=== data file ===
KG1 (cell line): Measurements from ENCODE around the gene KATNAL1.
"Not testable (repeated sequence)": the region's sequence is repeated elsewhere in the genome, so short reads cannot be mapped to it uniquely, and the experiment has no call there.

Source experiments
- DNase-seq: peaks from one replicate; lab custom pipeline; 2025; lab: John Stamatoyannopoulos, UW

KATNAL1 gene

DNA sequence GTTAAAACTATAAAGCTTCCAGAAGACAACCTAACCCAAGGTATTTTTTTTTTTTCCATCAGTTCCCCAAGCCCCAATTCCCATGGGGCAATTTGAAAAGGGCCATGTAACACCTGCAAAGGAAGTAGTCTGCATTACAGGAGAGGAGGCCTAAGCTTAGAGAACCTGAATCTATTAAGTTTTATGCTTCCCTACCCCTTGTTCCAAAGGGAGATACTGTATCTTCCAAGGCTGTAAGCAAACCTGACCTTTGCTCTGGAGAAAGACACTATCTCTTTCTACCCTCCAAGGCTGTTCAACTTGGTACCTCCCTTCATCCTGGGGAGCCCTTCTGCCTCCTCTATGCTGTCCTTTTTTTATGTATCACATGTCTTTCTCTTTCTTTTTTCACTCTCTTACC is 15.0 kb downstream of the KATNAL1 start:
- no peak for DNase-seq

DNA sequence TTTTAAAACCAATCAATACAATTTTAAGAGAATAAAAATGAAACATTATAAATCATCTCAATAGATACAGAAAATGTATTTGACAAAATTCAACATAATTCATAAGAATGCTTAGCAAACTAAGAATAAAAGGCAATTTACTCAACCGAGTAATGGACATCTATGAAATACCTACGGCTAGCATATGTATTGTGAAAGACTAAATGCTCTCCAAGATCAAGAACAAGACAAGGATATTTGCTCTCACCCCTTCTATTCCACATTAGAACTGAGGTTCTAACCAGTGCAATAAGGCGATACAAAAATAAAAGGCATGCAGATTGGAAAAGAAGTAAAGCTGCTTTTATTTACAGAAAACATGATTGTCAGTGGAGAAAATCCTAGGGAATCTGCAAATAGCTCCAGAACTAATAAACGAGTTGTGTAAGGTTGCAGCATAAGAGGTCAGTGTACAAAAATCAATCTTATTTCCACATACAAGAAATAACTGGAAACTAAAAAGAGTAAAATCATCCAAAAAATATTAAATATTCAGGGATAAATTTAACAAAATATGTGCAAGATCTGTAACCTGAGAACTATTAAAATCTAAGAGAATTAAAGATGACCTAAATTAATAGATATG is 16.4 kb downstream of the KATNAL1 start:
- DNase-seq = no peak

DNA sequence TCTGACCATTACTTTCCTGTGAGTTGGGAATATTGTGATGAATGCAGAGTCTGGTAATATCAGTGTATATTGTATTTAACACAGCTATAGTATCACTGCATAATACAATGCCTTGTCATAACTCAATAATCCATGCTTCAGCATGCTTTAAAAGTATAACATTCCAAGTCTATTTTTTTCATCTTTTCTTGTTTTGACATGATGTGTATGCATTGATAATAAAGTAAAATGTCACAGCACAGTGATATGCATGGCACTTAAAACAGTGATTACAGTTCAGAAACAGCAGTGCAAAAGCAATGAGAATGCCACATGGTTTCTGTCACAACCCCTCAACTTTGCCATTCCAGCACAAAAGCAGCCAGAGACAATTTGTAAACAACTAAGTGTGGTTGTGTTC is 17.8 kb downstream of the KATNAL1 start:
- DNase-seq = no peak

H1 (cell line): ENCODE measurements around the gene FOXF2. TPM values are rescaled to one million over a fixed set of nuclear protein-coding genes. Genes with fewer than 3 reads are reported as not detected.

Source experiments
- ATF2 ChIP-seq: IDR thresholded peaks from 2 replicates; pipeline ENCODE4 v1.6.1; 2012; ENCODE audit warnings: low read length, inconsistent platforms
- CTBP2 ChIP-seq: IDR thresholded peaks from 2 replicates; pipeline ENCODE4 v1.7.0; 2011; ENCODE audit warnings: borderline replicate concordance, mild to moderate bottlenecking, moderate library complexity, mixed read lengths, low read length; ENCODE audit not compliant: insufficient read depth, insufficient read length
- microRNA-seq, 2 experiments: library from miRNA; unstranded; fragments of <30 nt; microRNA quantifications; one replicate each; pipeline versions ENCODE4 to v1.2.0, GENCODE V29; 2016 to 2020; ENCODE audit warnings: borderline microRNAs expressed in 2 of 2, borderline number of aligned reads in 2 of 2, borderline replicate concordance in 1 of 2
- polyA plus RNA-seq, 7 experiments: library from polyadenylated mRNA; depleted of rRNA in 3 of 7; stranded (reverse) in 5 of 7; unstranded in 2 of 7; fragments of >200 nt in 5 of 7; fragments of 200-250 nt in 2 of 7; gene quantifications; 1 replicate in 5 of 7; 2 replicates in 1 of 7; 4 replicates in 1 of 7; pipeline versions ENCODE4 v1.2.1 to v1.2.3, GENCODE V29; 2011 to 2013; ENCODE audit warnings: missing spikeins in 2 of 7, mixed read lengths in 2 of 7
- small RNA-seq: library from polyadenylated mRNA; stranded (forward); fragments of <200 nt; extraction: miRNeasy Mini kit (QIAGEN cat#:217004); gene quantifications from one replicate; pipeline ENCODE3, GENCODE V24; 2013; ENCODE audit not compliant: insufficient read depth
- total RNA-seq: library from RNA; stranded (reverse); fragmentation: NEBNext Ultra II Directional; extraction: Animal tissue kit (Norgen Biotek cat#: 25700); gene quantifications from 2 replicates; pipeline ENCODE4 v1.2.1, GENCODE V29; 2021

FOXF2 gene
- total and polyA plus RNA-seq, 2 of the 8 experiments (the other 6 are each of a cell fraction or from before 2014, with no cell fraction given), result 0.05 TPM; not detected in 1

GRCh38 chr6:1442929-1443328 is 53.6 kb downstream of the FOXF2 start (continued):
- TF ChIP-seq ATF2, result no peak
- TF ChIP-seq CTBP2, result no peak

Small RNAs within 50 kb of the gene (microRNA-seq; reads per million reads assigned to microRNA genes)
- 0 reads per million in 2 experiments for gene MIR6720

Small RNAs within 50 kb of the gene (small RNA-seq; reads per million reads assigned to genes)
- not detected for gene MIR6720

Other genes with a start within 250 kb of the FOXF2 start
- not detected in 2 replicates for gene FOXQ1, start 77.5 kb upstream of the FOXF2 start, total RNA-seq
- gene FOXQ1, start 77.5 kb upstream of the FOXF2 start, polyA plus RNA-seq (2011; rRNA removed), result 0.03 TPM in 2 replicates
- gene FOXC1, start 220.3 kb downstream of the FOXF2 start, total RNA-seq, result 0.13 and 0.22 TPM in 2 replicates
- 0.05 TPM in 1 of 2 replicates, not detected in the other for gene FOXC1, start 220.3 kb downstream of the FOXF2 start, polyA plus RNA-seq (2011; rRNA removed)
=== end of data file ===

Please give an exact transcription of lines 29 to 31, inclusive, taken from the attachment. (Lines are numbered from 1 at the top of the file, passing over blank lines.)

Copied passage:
Other genes with a start within 250 kb of the FOXF2 start
- not detected in 2 replicates for gene FOXQ1, start 77.5 kb upstream of the FOXF2 start, total RNA-seq
- gene FOXQ1, start 77.5 kb upstream of the FOXF2 start, polyA plus RNA-seq (2011; rRNA removed), result 0.03 TPM in 2 replicates